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Cyber sleuths cry cover-up in Ukrainian mayor ‘murder’ mystery, after finding inconsistencies in police video of supposed suicide

Cyber sleuths cry cover-up in Ukrainian mayor ‘murder’ mystery, after finding inconsistencies in police video of supposed suicide
Online amateur investigators delving into the alleged murder of a Ukrainian opposition politician believe they’ve stumbled on a gaping hole in dodgy security camera ‘evidence’ that was purported to paint his death as a suicide.

Police in the city of Krivoy Rog announced on Sunday that they were probing whether there had been foul play in the death of its 48-year-old mayor, Konstantin Pavlov, but were also working on the theory that he might have taken his own life. His body was discovered on the veranda outside his home, with a gunshot wound to the chest. Reports indicate that a firearm lay nearby.

However, Vadim Rabinovich, a prominent businessman and a member of the Opposition Platform – For Life party to which Pavlov belonged, was adamant that the mayor had been “killed” and suggestions he had taken his own life were “a deliberate lie.” A source told local news outlet Strana that, after being hit by the bullet, Pavlov managed to stagger around 10 meters before he fell to the ground.

CCTV footage said to have captured the politician’s last moments appears to show him walking around the house brandishing the carbine, before walking towards the door to the veranda. The footage then cuts to an external camera, and a cat can be seen running away as if startled by a gunshot.

However, concerned netizens cited by local news outlet TSN spotted a discrepancy between the clip and the crime scene photographs. In the security camera footage, Pavlov is wearing slippers on his bare feet. However, in an image from the veranda, supposedly taken by investigators after his death, the mayor is wearing long dark socks.

The claims of a coverup and conspiracy come as Kiev cracks down on Opposition Platform – for Life, the largest non-government party in the country’s parliament. In May, Viktor Medvedchuk, the leader of the group, was arrested by Ukrainian security officials. The serving MP is now facing high treason charges and has been placed under house arrest while prosecutors prepare the case. It is believed to be linked to business interests in Crimea, which is considered by Kiev to be its sovereign territory, despite the reabsorption of the peninsula by Russia in 2014.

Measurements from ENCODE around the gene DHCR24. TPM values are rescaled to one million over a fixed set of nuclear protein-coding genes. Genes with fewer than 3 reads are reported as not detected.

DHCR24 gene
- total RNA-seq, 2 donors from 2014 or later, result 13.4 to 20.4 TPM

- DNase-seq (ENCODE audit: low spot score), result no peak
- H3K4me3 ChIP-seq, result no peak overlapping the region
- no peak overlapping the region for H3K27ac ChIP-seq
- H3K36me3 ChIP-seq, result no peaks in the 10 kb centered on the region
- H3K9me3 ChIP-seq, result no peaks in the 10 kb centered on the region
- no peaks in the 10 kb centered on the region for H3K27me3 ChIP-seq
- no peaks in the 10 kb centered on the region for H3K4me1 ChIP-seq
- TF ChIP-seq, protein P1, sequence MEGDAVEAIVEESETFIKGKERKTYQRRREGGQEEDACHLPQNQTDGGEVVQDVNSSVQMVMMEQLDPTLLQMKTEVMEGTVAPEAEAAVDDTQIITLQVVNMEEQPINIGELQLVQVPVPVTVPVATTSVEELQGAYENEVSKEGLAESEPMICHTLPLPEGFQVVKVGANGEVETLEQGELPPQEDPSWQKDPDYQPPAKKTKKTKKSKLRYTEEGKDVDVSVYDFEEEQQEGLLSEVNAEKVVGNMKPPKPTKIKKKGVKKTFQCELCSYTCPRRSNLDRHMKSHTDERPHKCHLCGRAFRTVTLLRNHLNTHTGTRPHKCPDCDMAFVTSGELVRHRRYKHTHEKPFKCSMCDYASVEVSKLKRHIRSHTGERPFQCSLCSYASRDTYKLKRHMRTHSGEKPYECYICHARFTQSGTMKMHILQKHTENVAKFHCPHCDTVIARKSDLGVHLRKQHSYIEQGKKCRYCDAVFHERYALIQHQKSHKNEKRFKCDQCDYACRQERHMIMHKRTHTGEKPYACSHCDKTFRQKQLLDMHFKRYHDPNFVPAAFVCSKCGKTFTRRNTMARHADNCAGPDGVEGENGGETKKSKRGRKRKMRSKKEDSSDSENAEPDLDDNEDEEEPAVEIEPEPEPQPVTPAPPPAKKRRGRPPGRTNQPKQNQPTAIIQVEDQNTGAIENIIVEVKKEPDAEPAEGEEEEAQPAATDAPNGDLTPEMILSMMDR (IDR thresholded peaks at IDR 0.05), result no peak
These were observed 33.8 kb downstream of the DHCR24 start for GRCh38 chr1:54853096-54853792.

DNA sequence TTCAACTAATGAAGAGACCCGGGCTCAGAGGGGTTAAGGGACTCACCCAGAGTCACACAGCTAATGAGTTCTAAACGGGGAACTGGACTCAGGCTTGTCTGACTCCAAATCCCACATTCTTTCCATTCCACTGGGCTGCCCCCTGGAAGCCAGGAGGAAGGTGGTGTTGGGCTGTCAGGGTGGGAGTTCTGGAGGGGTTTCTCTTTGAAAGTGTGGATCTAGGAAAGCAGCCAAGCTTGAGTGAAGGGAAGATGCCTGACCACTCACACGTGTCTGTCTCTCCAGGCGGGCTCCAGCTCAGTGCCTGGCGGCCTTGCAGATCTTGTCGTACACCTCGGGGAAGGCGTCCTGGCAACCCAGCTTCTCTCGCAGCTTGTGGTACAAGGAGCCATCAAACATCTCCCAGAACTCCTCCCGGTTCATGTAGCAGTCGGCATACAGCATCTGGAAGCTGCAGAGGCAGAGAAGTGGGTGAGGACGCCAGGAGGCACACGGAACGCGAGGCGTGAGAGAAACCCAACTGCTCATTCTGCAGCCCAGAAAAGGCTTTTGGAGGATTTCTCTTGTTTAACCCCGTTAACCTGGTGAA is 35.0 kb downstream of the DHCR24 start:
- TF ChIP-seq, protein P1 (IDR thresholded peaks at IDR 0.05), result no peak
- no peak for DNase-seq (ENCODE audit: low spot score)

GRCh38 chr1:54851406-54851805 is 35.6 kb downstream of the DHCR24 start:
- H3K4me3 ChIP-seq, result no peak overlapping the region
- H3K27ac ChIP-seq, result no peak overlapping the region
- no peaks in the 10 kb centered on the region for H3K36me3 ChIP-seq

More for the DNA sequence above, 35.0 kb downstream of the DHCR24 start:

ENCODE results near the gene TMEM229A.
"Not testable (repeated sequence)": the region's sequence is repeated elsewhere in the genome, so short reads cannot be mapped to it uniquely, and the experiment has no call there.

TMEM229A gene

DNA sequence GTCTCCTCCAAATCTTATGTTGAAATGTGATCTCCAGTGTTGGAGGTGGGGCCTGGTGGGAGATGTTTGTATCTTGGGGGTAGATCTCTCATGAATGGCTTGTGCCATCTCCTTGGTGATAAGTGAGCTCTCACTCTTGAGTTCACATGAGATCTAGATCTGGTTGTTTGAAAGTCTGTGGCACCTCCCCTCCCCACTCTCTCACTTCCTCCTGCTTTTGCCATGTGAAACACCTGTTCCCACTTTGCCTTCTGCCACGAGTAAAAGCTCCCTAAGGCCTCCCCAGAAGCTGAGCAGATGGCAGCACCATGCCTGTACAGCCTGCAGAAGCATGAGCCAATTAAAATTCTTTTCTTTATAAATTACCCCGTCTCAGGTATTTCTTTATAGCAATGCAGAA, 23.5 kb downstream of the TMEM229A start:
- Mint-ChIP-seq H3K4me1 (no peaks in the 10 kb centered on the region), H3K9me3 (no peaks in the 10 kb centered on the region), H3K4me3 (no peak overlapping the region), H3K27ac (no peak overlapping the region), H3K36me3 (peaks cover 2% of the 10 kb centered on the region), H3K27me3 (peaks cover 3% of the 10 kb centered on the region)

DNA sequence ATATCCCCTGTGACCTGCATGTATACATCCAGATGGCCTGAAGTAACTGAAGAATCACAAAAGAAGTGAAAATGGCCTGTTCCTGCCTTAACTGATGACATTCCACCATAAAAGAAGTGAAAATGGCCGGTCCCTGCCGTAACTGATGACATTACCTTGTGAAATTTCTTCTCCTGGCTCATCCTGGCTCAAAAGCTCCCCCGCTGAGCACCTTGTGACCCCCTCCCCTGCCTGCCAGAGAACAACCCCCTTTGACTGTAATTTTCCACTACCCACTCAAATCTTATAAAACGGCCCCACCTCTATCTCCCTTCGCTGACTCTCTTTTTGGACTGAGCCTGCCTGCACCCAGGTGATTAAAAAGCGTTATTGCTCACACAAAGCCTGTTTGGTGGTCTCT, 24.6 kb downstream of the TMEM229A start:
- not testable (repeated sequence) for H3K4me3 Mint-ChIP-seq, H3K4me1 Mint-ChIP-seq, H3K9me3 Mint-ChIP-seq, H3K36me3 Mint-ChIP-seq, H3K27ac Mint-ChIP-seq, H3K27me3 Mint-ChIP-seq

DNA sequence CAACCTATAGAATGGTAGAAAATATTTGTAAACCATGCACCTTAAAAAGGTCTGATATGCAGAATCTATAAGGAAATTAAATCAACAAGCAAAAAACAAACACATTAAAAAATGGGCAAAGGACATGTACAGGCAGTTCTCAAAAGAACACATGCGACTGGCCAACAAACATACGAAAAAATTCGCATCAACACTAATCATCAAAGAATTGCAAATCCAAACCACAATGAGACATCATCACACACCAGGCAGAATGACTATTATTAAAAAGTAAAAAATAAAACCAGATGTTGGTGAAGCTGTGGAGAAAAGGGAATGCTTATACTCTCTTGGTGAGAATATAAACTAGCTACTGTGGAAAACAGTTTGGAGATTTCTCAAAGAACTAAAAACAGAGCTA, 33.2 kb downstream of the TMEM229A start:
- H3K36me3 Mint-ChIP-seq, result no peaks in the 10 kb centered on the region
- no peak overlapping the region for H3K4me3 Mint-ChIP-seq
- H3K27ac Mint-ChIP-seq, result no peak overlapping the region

Also on rt.com Mayor of key Ukrainian city found dead from gunshot to chest, amid government's crackdown on ‘pro-Russian’ opposition party

Medvedchuk, who has been critical of the country’s political path since the 2014 Maidan revolution, seeking reconciliation with Moscow, has rejected allegations the party are an extension of the Kremlin. “I completely throw out accusations of so-called pro-Russianness,” he blasted. “Our party received millions of votes of confidence during the last elections.” He added that polls prior to his arrest had shown that his party was significantly increasing its standing with the electorate, and said the prosecution was political.

Earlier this year, Medvedchuk told RT that illegitimate prosecutions were now “commonplace” in Ukraine, and claimed that President Volodymyr Zelensky was engaging in a campaign of “political repression,” in order to “establish a dictatorship.”

Ukrainian Prosecutor General Irina Venediktova has backed the move, however, opining that the politician and his associates had attempted to steal “national resources in Ukrainian Crimea [sic].” She went on to say that the decision to seek a criminal sentence for Medvedchuk would show that “you cannot consider Crimea to be part of another state.”

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